To me, the offense has seemed to be a Gabe Davis, Tre Nixon, Adrian Killins, and Greg McCrae headed attack and Snelson and Anderson have kind of been lost in the mix.

Against Navy, Snelson was on the field almost every play and got the highest target share on the team (25%), which I think is a first for the season.

He caught all 5 of them, 4 were successful plays, 2 went for touchdowns.

Of the 3 main receivers (Snelson, Davis, and Nixon), Snelson has 36 of the 129 targets to the trio. That’s just 28%. However, of the 75 successful receptions the trio has, Snelson has exactly a third of them. So with just a 28% target share, Snelson has a 33.3% of the success rate share between the 3 guys.

I just feel he has gotten lost a little in the offense playing in the slot and he is too good of a receiver to not be involved more going forward. The Navy game was a prime example.

Otis had a 12.68% usage rate on Saturday (targets + rush attempts) which is one of his season highs and it’s starting to look like he’s getting a little more involved.

In the last two games, he has 3 explosive plays on just 14 combined targets and rushes. He’s forced 5 missed tackles and gained an extra 61 yards because of it.

On his 3 receptions, he has 60 yards after the catch.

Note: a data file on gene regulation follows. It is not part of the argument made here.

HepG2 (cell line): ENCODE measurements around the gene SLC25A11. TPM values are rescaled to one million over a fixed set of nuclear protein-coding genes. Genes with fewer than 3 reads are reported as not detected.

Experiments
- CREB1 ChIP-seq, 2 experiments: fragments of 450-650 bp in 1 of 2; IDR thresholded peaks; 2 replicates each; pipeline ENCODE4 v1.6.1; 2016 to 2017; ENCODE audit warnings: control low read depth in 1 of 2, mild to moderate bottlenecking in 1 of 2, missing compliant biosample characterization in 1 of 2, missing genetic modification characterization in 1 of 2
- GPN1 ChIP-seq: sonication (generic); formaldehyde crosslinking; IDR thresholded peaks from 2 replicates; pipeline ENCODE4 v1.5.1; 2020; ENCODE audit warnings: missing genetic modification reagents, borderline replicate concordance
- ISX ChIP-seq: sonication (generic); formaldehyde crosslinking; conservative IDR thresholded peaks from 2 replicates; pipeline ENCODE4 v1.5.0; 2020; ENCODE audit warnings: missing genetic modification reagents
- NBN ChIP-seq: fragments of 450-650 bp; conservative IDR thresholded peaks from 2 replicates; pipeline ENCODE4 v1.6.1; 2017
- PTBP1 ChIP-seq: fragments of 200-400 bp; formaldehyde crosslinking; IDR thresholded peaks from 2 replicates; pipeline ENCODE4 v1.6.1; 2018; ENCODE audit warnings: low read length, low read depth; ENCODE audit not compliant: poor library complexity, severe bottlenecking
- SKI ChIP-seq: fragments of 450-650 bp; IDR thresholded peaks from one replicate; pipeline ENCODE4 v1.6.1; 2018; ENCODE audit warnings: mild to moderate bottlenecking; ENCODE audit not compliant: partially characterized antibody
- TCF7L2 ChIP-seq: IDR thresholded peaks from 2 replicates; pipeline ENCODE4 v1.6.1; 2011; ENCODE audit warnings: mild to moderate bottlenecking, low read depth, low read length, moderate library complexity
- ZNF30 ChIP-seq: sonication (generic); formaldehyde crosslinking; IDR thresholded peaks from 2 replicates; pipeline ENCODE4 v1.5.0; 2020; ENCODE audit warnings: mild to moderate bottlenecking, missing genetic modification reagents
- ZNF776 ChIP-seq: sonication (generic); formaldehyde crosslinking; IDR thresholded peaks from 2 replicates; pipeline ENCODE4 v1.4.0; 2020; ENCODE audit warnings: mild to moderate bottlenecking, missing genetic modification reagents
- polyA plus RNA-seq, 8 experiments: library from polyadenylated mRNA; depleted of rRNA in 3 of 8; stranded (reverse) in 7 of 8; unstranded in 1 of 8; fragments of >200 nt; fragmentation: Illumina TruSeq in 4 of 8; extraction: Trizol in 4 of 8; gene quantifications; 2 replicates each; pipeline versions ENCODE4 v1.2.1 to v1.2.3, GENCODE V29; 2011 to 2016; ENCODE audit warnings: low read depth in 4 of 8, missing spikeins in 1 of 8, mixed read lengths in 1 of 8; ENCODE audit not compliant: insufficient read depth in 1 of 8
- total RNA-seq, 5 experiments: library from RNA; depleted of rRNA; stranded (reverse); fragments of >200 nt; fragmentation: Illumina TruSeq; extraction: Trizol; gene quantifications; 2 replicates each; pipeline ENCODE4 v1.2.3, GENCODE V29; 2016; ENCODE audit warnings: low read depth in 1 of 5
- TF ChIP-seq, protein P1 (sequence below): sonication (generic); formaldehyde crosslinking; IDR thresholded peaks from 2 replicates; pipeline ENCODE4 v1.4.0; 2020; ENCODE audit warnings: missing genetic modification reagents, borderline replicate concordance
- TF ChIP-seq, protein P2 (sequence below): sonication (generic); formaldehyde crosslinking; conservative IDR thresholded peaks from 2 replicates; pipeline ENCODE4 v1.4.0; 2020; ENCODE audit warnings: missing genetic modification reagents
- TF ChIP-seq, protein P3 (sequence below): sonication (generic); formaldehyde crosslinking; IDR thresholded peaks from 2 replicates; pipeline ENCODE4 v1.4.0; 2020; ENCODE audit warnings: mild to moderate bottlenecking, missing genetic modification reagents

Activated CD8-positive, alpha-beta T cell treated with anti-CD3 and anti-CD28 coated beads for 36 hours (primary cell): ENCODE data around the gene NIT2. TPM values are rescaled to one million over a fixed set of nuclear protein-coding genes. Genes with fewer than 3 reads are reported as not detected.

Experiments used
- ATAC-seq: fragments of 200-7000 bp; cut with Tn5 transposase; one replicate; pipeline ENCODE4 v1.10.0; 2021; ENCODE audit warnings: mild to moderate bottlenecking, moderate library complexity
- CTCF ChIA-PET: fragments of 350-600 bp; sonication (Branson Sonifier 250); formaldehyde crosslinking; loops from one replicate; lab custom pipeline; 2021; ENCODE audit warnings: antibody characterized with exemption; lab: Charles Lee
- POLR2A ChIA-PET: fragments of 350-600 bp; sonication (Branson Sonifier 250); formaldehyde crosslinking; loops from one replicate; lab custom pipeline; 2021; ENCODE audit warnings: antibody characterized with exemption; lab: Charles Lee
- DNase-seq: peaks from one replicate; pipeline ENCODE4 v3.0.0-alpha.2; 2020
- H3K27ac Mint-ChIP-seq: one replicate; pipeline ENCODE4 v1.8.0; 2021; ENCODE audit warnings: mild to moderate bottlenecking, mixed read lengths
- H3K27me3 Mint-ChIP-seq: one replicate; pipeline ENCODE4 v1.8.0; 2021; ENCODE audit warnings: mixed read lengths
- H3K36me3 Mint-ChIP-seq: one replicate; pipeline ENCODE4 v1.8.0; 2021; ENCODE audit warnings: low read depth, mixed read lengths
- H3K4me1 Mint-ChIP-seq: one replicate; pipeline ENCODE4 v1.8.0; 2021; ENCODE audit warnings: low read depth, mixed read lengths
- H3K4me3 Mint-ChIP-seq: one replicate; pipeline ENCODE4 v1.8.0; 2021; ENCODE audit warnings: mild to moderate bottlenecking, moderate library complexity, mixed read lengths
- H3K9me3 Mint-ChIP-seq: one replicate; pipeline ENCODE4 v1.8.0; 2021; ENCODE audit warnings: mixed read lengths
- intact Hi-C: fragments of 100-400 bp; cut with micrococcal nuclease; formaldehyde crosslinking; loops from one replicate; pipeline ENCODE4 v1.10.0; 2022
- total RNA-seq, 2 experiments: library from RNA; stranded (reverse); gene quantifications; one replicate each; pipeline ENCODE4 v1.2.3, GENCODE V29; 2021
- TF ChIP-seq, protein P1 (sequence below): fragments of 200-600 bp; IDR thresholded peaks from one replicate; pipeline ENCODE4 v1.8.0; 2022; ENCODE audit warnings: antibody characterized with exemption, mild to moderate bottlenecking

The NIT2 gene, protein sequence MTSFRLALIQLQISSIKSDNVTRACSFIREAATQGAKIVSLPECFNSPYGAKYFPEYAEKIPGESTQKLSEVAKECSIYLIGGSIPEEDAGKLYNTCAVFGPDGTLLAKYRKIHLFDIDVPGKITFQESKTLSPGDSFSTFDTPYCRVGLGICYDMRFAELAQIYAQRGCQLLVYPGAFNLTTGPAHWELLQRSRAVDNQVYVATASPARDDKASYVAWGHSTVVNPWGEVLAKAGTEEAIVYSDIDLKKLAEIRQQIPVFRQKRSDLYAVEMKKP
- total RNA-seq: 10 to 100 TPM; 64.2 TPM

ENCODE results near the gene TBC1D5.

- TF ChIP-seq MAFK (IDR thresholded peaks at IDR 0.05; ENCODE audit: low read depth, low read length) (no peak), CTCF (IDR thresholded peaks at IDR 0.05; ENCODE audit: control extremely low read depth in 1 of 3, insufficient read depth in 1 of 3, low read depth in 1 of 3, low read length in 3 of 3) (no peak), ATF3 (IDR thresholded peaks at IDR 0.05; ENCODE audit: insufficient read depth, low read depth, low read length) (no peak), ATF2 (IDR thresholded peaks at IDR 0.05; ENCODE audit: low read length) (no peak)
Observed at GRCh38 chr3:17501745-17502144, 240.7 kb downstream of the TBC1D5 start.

He has been targeted on two screens when lined up as a receiver, both were incomplete passes. Otis’ ability to get open as a true WR allows him to be effective in that area without needing easy throws to get him the ball which hasn’t been working anyway.

There is just no reason AK should be out-touching Anderson. He’s the better runner and WR and the indecisiveness of how to use his has kind of allowed him to get lost in the offense this season.

As shown with, Snelson’s target share, the offense isn’t exactly designed for slot receivers to get a lot of volume and both Snelson and Otis are arguably the two best offensive players on the team.


Despite the difference in points allowed, UCF’s defense has actually been better in the first half than the second: I used analytics to explain

UCF has had two close calls this season and in both, they were trailing at halftime after allowing 30 and 34 points in the first half. In the second half however, they allowed 0 and 6 points in those two games.